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aluminum residue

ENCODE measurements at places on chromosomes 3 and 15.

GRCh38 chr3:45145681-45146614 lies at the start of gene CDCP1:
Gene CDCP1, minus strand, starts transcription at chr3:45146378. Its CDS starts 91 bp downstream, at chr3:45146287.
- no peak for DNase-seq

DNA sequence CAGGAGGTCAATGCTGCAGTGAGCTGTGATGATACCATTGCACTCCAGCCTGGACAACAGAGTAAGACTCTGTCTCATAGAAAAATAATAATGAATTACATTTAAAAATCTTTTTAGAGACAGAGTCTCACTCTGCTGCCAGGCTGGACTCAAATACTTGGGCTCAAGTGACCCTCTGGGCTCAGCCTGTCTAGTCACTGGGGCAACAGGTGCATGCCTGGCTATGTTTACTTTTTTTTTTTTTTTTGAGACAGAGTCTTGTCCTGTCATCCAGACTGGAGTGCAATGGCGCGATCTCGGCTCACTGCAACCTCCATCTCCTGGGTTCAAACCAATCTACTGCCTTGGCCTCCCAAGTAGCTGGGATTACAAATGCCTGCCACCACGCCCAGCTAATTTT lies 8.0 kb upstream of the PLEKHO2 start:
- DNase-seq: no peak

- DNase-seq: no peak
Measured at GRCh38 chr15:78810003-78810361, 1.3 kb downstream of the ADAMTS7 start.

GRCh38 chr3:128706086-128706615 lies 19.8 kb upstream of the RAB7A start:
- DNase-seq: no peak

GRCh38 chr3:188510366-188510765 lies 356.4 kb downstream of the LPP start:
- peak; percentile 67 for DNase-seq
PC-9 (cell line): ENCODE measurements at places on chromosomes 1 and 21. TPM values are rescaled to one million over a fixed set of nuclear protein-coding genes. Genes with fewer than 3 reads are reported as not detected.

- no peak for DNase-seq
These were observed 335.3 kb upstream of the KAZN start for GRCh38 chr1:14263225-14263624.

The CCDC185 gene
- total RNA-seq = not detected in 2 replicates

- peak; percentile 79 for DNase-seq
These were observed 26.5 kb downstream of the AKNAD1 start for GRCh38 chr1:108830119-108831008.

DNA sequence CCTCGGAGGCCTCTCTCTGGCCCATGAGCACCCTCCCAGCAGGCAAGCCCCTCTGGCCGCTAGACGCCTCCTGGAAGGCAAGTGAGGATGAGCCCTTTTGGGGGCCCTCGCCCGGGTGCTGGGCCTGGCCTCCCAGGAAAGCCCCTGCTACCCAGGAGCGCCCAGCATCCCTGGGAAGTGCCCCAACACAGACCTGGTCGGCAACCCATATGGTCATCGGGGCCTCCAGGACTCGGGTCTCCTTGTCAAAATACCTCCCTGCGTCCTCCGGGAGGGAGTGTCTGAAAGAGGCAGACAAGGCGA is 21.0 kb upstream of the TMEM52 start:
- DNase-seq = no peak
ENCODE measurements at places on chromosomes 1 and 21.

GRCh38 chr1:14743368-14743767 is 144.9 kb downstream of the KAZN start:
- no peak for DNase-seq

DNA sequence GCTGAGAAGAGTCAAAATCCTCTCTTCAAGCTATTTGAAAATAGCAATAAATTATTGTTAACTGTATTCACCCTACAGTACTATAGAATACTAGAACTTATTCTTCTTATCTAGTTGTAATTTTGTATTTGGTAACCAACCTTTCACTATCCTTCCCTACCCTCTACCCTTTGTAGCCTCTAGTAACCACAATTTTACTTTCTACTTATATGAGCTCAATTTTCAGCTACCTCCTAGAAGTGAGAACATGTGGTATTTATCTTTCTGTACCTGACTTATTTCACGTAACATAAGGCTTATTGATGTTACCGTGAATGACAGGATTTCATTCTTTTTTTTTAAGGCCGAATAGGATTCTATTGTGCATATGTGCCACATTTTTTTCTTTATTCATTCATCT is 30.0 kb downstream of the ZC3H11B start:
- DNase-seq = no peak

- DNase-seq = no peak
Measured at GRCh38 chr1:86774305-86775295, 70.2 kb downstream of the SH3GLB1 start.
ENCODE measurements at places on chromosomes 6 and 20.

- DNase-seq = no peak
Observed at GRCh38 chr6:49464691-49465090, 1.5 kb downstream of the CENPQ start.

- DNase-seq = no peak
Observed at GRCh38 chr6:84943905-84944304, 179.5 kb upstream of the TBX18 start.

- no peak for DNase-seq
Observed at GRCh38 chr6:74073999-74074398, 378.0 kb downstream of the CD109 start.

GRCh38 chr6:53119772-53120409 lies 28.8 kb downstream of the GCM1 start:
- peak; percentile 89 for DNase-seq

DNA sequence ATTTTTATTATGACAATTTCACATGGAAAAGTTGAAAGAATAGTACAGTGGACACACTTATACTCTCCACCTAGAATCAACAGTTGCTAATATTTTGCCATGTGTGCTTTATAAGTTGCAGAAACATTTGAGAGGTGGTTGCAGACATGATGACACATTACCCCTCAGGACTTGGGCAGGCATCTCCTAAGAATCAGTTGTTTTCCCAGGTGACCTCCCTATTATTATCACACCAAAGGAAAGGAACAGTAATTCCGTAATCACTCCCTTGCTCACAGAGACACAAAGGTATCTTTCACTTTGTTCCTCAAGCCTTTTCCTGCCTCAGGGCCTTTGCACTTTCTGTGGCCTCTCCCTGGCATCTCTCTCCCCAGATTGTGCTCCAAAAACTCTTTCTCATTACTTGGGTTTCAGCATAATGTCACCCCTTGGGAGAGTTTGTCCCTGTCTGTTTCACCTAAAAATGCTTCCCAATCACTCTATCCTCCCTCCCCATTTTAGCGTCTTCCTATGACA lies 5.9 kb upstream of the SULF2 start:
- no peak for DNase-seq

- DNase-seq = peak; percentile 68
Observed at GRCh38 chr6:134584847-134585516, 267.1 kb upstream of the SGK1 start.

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Today was a bad day:( I man I had hired to work in the machine shop was making a mistake that could have been if not caught costly. Many of us have broken rods or had pistons seize but I have found that at least in my shop one person in particular was polishing the residue and letting it go on engine rebuilds "arhggg!" So having to retrain him on the basics of engines I began to help him understand that the aluminum was softer then the steel cylinders and the crankshafts, so the light silver that was being polished and left behind would someday if not immediately cost the engine another rebuild as it could cause premature engine wear on the new parts. here is what we usually practice in the shop for this problem hope it helps some of you to have better success in your engine building practices. If the piston or rod has seized and smeared aluminum on the cylinder or crank you will need to remove it before you measure it. You can do this with Mauriac acid. Just take a medicine dropper and put just a few drops on the aluminum that has been smeared on the part. The acid will eat the aluminum but will not hurt the steel. DO NOT GET THE ACID ON YOU . If you do get it on yourself, water and baking soda will get it off. Also don't get it on any aluminum unless you want that aluminum eaten up ! You can get Mauriac Acid at any home improvement store. They sell it buy the gallon, which will do about a years worth of cleanup. Some people use emery cloth or paper to clean aluminum off the parts but that also takes the metal (steel) in the course of removal. after clean up, a mild soda water cleaning will stop the reactions and prep the part for machining if needing. we tend to polish the cranks and hone the cylinders in our rebuild procedures but if the cylinder and crankshaft are within specification we proceed with the rebuild. Something to remember, if you are working on an Old Engine and are having trouble finding a piston. As long as the wrist pin diameter is the same and you can bore the cylinder to fit it. Almost any piston will work. You might have to cut the piston skirt down or have to lathe the piston head to fit the combustion chamber or grind inside the skirt to make it the right weight, but with some imagination you can make it fit and it will work,there is no such thing as NLA pistons because of this practice. we fit the bore to the piston as long as it is within a .30 over spec.

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